Unlike classical Greek tragedies in which supernatural forces have a hand in the destiny of the tragic hero, Othello and those around him "bring about their own destruction, though aided and abetted by external circumstances -- if a wife and friend can be called external" (Boas, 1955, p. 17). The external circumstances in Othello, the Moor of Venice include Iago's maniacal manipulations, which cause Othello to distrust and eventually murder Desdemona. Othello recognizes his mistakes far too late, yet asserts that he "one that loved not wisely, but too well;/Of one not easily jealous, but being wrought/Perplex'd in the extreme" (Shakespeare, 1603, 5.2.3711-13). In keeping with Aristotelian tragedy constructs, Othello, like other tragic heroes, recognizes too late his mistakes and has to accept the consequences of his actions. This acceptance further contributes to Othello's characterization as a hero; unlike Iago who only makes things worse when before he is apprehended by publically murdering his wife, Othello willingly gives himself up to the proper authorities.

Moreover, Othello, the Moor of Venice gives the audience an opportunity to experience a sense of catharsis. Regardless of the tragic ending in which the hero, Othello, and innocent bystander, Desdemona, are killed because of Othello's hamartia, justice prevails because despite Iago's many attempts to claim the position of lieutenant as his own, he fails miserably to do so; Iago not only fails to claim the position, but he also loses everything in the process -- his wife, his liberty, and his life. Iago is not only responsible for Emiliana's death, but he also attacked Cassio, murdered Roderigo, attempted to trick Brabantio into killing or banishing Othello, and contributed to Desdemona's death. Additionally, Emiliana loses her life not only because of her husband's meddling, but also because she contributed to Iago's nefarious plan. The audience is given a sense of justice through Iago's apprehension, prosecution, and execution. Moreover, Othello's suicide allows the audience to see that he was sorry for everything that he did and that the guilt would not allow him to go on living.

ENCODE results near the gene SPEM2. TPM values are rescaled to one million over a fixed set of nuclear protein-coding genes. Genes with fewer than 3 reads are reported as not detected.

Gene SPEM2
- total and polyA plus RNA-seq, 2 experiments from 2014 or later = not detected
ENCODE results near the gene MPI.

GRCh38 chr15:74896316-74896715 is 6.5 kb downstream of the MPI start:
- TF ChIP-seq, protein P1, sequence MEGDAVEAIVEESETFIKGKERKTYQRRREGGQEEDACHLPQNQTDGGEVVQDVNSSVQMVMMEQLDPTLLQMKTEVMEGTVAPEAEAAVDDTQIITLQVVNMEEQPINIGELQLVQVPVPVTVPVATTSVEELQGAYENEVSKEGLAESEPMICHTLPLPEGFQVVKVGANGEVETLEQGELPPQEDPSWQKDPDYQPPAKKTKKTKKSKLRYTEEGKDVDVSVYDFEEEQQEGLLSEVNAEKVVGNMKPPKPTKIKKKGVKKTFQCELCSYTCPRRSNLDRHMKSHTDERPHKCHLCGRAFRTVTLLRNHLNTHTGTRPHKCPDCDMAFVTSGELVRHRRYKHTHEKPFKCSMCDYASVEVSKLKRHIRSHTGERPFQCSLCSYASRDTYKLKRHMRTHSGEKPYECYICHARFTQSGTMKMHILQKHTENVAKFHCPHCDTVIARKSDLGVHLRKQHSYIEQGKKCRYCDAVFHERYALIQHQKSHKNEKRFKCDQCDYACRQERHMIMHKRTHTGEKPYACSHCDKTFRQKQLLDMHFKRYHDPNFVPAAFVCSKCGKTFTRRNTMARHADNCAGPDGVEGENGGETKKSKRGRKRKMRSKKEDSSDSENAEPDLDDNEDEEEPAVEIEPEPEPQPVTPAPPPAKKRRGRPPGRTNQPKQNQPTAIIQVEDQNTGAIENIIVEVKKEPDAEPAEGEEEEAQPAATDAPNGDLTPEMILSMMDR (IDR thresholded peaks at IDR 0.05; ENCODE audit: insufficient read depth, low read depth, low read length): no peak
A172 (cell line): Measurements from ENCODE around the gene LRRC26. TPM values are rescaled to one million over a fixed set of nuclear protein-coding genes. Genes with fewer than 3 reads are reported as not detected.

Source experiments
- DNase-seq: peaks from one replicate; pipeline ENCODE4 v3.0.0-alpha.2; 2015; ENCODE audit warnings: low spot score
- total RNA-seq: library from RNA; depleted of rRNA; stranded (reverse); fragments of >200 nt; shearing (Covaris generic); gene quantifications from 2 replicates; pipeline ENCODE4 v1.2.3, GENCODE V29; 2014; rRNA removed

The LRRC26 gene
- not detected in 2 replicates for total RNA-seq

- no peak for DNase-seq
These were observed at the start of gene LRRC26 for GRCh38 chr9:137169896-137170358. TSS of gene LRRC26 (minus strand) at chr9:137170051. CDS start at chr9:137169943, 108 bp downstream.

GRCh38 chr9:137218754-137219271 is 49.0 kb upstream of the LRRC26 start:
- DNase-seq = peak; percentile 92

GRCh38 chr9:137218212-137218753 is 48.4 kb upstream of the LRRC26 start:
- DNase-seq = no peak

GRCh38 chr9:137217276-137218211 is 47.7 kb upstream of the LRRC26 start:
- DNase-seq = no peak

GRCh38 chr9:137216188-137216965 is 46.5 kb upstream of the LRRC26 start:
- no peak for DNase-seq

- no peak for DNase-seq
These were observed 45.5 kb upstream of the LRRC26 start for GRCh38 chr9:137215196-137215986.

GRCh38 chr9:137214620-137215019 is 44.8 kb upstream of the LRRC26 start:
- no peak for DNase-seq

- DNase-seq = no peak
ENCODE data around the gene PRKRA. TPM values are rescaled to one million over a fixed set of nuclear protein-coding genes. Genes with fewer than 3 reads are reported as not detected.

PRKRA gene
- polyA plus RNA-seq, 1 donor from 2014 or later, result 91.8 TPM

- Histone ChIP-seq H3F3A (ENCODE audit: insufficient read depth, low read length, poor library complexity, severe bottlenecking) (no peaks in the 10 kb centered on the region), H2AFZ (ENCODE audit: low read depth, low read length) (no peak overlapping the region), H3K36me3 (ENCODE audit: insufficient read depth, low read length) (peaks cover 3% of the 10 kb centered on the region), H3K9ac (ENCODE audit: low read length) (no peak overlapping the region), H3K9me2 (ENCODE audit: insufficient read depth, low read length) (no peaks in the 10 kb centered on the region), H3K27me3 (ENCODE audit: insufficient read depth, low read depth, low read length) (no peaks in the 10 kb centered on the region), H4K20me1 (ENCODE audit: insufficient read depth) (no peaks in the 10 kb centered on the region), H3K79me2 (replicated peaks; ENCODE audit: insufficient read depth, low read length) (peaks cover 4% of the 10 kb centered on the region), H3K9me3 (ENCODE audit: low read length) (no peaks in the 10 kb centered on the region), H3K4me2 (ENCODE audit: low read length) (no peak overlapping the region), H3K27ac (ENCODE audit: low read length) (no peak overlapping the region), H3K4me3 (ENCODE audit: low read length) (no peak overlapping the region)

In spite of the constant conflict that Othello faced throughout his career, he was too blind and arrogant to consider that his enemies were not only located on the field of battle, but that they also resided among his own men. It is Othello's inability to recognize the danger lurking in his own environment that led him down such a tragic path. Moreover, Othello has no one to blame but himself because despite Iago's manipulations and insinuations, he never forced Othello's hand and ultimately, Othello should have realized that he was victim of a strategic attack, much like those he battled against were victims of a carefully planned… [read more]

Superhero Is No Easy Feat Term Paper

… Wayne's investigative skills allow him to track down various criminals including his parents' murderer. Lastly, Batman's ability to adapt to his environment allow him to react quickly to his enemy's advances without compromising his advantage over them. This ability to adapt to an environment also allows a superhero to adjust his or her approach to a particular situation. Wayne is able to demonstrate this skill in the final film of Nolan's trilogy, The Dark Knight Rises during his escape from the prison Bane has banished Wayne to. Through observation and preparation, Wayne is able to determine the obstacles that previous prisoners faced in attempting to escape the prison and adjusted his approach accordingly.